In the cold, dark summer of 1981, crowds gathering in Britain's streets could mean a royal wedding - or a riot. Margaret Thatcher's government, taking power on a promise of renewal, seemed in catastrophic decline. Britain remained troubled, inward-looking, run down by recession, transfixed by the threat of nuclear war. Yet, within this bleak landscape, something was stirring.
Promised You A Miracle is the extraordinary untold story of Britain's revolution in the head: a shift in mass consciousness in which an old, self-doubting nation was transformed into something else: outward-looking, materialistic, colourful, lonely and cruel. In the early eighties, a new world was messily brought into being: a miner's son transformed the rubble-strewn flatness of London's docklands into a new city centre of high rise and high finance; austere post-punk bands abandoned their leftwing politics and grey overcoats for glossy transatlantic careers; a loose-tongued, PR-savvy young socialist seized London's city hall; and a small start-up in west Yorkshire, in the middle of the Falklands war, made a gadget the size of a gold bar that stopped the British task force from being blown apart.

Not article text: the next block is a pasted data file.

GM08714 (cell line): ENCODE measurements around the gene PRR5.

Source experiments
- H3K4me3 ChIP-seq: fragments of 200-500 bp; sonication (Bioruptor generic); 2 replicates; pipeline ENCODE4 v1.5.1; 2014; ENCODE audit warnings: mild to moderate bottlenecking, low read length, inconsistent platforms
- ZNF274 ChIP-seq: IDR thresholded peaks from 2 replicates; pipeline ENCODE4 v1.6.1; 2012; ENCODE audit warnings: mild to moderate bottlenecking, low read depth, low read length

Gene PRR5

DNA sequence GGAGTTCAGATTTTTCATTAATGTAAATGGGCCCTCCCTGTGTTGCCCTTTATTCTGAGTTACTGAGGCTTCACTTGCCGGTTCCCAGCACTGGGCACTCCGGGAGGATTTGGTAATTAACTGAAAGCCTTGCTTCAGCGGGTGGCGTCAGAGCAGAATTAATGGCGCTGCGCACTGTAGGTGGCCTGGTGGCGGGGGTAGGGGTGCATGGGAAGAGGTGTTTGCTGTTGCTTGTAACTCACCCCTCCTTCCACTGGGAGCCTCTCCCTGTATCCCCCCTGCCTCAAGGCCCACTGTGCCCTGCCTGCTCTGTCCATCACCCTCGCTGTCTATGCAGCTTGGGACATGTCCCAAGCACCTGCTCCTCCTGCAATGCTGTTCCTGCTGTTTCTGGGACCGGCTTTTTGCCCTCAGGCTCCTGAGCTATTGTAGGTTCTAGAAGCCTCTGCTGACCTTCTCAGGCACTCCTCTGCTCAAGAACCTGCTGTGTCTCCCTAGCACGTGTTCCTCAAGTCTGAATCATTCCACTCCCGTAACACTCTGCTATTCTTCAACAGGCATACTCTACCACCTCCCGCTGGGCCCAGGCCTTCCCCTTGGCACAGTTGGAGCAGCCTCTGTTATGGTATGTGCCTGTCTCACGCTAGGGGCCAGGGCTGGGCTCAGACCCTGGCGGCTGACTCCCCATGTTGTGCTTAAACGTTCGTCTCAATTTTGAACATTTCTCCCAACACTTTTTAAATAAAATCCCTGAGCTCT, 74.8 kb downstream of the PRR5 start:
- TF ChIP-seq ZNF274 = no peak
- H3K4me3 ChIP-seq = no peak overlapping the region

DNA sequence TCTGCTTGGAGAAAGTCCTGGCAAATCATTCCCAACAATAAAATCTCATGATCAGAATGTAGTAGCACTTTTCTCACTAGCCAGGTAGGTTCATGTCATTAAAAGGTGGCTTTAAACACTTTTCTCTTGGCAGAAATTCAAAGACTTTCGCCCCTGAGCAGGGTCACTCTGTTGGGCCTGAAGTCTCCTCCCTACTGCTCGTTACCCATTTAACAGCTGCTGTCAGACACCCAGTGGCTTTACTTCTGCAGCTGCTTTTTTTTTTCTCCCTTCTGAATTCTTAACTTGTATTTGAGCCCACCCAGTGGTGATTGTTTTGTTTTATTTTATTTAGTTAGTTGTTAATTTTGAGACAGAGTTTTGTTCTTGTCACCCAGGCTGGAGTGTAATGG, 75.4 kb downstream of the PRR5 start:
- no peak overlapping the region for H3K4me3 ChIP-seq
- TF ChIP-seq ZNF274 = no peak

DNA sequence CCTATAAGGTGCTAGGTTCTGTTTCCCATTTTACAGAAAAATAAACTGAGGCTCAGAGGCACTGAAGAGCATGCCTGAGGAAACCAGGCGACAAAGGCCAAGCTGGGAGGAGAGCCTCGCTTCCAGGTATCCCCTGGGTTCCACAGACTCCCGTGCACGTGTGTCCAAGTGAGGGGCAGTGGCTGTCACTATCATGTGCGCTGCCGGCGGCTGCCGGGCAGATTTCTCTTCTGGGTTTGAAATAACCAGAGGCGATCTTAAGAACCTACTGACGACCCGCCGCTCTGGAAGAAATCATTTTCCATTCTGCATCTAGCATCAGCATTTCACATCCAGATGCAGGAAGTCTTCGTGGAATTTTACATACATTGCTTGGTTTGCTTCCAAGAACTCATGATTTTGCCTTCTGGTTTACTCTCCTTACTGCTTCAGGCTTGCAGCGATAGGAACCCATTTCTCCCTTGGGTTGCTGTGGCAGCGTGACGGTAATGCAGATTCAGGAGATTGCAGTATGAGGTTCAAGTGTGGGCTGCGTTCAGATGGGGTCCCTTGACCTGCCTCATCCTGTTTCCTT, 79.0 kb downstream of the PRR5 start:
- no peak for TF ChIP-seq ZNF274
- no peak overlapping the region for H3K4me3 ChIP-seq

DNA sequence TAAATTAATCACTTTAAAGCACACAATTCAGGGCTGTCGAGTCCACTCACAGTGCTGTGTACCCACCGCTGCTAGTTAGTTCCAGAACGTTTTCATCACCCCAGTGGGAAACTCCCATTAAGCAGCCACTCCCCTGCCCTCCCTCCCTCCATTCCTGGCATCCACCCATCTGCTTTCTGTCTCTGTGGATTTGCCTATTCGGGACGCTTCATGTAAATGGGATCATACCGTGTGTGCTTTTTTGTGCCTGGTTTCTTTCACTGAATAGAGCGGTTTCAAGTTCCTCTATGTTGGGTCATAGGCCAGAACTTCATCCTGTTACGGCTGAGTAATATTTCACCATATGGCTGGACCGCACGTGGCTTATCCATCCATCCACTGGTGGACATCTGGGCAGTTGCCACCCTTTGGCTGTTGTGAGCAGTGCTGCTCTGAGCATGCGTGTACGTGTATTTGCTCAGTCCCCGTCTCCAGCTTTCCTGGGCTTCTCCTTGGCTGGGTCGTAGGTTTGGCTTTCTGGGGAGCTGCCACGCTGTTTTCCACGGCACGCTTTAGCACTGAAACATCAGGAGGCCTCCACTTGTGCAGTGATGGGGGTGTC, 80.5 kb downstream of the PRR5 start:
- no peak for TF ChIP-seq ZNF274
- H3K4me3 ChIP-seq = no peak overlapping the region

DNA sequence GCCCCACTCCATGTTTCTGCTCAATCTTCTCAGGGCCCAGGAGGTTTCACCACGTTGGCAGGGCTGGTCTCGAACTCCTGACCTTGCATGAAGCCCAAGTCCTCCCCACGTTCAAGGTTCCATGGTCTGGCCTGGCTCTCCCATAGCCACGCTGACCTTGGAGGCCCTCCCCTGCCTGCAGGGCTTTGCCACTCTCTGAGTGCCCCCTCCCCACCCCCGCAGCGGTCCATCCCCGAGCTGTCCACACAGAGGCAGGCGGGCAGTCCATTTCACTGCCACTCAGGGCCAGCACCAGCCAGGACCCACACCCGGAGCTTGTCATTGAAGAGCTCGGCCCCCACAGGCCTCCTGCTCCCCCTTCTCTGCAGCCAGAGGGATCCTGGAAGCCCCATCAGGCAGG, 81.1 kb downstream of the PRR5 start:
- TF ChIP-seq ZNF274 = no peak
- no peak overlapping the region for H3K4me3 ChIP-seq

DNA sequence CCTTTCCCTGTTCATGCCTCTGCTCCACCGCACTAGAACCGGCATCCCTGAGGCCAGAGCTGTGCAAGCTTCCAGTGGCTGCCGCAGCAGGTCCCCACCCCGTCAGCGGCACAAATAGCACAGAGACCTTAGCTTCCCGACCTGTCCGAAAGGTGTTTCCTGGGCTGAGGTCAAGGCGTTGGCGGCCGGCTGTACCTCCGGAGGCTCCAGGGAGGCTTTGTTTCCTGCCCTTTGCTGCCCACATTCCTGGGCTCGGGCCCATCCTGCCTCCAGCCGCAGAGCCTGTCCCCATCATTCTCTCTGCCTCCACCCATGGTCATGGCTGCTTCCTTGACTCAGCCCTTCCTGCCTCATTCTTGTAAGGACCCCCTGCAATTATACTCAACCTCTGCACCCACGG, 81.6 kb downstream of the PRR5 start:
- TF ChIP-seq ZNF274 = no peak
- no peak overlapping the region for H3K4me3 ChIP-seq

Leading us into these years of brittle optimism and upheaval, Andy Beckett asks why Britain changed so rapidly and fundamentally; what it felt like to be part of this convulsive change - or to be left behind; and how people were swept up in it, sometimes without realising. Yet the effects of this revolution would ripple outwards, across the world - and we are still living with the consequences, happily or otherwise.